Mitigating DNS amplification attacks

Jared Mauch jared at puck.nether.net
Wed May 1 00:35:18 UTC 2013


Please look at something like rate limiting.

Please look at preventing these spoofed packets from entering your network and report the issue.

Please provide advice and insights as well as directing customers to the openresolverproject.org website. We want to close these down, if you need an accurate list of IPs in your ASN, please email me and I can give you very accurate data.

Thanks!

On Apr 30, 2013, at 7:43 PM, Thomas St-Pierre <tstpierre at iweb.com> wrote:

> Hi!
> 
> I was wondering if anyone had any experience with dealing with open resolvers as a web hoster? We currently have some 40,000 ip's that respond to DNS in our AS, the majority of which are not "open" but do reply with a referral to the root zones. We've been sending emails to our clients but as the servers are not managed by us, there's not much we can do at that level.
> 
> Recently we've seen a large increase in the number and volume of DNS amplification DDOS's that are being reflected off of our AS. Just today we've seen at least 6 different attacks with between 4 and 10gbps leaving our AS each time. It's not really causing us issues at the moment because we have the capacity, but I'd hate to be on the receiving side. (and indeed, have been on the receiving side in the past, so I know how much it can suck)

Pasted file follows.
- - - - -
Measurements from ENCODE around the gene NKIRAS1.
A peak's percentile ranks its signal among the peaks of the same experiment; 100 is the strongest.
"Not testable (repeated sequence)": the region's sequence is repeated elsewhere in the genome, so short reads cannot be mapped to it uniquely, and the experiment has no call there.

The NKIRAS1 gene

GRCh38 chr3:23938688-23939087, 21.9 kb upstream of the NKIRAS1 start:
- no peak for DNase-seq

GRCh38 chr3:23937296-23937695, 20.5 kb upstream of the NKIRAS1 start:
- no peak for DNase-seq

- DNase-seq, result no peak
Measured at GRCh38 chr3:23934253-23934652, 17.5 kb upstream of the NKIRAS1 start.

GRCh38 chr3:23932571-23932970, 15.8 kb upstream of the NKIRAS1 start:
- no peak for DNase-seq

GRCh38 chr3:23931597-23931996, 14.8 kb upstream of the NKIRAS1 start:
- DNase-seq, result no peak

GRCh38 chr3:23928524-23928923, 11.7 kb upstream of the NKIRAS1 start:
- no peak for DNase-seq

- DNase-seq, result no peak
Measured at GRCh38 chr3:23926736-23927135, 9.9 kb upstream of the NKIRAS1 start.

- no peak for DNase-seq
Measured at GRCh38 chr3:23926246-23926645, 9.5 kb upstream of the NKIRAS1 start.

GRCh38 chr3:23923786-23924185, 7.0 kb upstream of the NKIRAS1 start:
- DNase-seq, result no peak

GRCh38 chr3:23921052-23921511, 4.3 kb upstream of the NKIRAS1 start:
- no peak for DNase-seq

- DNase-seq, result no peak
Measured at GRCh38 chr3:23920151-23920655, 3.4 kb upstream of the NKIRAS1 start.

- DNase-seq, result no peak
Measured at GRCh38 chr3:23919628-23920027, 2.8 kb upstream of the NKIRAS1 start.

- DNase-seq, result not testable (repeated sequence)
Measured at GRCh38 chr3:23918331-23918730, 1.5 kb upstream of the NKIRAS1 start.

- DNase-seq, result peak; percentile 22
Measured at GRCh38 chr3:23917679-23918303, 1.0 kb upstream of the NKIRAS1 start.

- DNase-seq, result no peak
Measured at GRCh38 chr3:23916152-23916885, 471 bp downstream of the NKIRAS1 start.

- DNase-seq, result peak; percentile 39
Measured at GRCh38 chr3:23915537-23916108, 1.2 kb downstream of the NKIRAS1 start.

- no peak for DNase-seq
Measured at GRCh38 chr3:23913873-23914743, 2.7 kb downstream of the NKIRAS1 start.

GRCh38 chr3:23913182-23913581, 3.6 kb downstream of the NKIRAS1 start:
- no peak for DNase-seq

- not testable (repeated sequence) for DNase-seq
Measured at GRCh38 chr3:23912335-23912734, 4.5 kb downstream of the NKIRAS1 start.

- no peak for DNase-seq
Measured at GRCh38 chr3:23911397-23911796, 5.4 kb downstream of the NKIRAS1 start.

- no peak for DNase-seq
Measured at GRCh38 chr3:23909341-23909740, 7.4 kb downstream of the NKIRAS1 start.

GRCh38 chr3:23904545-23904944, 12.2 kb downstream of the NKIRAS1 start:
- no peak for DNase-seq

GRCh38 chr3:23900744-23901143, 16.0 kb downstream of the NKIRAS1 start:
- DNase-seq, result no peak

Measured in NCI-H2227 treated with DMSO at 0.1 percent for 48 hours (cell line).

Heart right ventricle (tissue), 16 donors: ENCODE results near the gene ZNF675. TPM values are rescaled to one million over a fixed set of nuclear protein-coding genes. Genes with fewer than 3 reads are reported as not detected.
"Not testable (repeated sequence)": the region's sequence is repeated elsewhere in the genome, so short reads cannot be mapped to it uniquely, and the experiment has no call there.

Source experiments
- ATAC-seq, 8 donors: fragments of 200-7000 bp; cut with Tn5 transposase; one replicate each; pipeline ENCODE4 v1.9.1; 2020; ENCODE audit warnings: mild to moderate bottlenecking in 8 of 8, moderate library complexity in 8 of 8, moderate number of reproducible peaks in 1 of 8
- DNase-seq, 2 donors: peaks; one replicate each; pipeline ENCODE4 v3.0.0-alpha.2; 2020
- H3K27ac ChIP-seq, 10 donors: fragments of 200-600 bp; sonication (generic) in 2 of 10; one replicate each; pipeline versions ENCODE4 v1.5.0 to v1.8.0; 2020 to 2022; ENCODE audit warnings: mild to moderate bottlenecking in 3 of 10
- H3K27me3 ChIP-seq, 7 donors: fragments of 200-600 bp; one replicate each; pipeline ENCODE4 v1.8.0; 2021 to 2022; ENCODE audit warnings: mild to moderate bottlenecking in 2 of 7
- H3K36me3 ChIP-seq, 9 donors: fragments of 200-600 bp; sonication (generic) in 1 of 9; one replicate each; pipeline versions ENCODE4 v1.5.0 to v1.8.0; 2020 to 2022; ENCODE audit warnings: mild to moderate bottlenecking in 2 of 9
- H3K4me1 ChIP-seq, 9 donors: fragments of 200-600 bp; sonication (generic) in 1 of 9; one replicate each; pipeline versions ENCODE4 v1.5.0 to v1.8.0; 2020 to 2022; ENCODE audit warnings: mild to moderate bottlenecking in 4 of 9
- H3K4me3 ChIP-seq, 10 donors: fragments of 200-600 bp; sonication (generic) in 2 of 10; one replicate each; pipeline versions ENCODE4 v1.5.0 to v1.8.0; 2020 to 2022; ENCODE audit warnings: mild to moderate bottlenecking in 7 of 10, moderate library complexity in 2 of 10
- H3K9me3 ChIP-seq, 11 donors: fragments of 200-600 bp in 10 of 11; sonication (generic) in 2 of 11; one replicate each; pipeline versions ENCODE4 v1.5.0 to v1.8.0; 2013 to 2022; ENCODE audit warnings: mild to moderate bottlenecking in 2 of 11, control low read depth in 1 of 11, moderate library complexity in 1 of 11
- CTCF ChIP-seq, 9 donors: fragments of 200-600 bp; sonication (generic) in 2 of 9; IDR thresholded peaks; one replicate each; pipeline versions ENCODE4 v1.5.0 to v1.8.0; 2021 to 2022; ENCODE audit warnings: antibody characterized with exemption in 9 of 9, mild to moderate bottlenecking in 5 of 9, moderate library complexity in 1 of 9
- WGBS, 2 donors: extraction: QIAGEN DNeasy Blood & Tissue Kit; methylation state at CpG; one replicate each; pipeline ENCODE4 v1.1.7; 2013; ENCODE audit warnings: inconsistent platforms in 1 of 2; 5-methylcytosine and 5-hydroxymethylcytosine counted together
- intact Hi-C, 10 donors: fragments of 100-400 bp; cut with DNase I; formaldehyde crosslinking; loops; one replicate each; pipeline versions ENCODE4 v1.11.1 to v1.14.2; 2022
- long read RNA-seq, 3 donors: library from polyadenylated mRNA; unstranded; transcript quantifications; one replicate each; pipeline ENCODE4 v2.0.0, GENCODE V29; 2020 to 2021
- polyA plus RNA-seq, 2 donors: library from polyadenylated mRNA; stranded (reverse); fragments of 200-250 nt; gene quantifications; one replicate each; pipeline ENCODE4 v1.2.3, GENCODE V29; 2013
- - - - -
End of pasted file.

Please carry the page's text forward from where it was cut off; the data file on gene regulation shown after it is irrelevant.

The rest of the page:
> 
> Has anyone ever tried mitigating/rate-limiting/etc these attacks in the network before? (vs at the server/application level)
> 
> We have an Arbor peakflow device, but it's not really geared for this scenario I find. It will detect the outgoing attack via the flows, but all we can really do is null-route the victims ip in our AS. Ideally we would need a way to rate-limit DNS packets based on source ip. Maybe a linux box that handles dropping packets from the same source-ip over 1000/sec with some policy-based routing sending the DNS traffic to it? Does such a box exist already?
> 
> If anyone has any ideas or suggestions, then by all means! There must be a better way to do this, and I'd really like to avoid re-inventing the wheel if it's been invented already. :)
> 
> Thanks!
> Thomas



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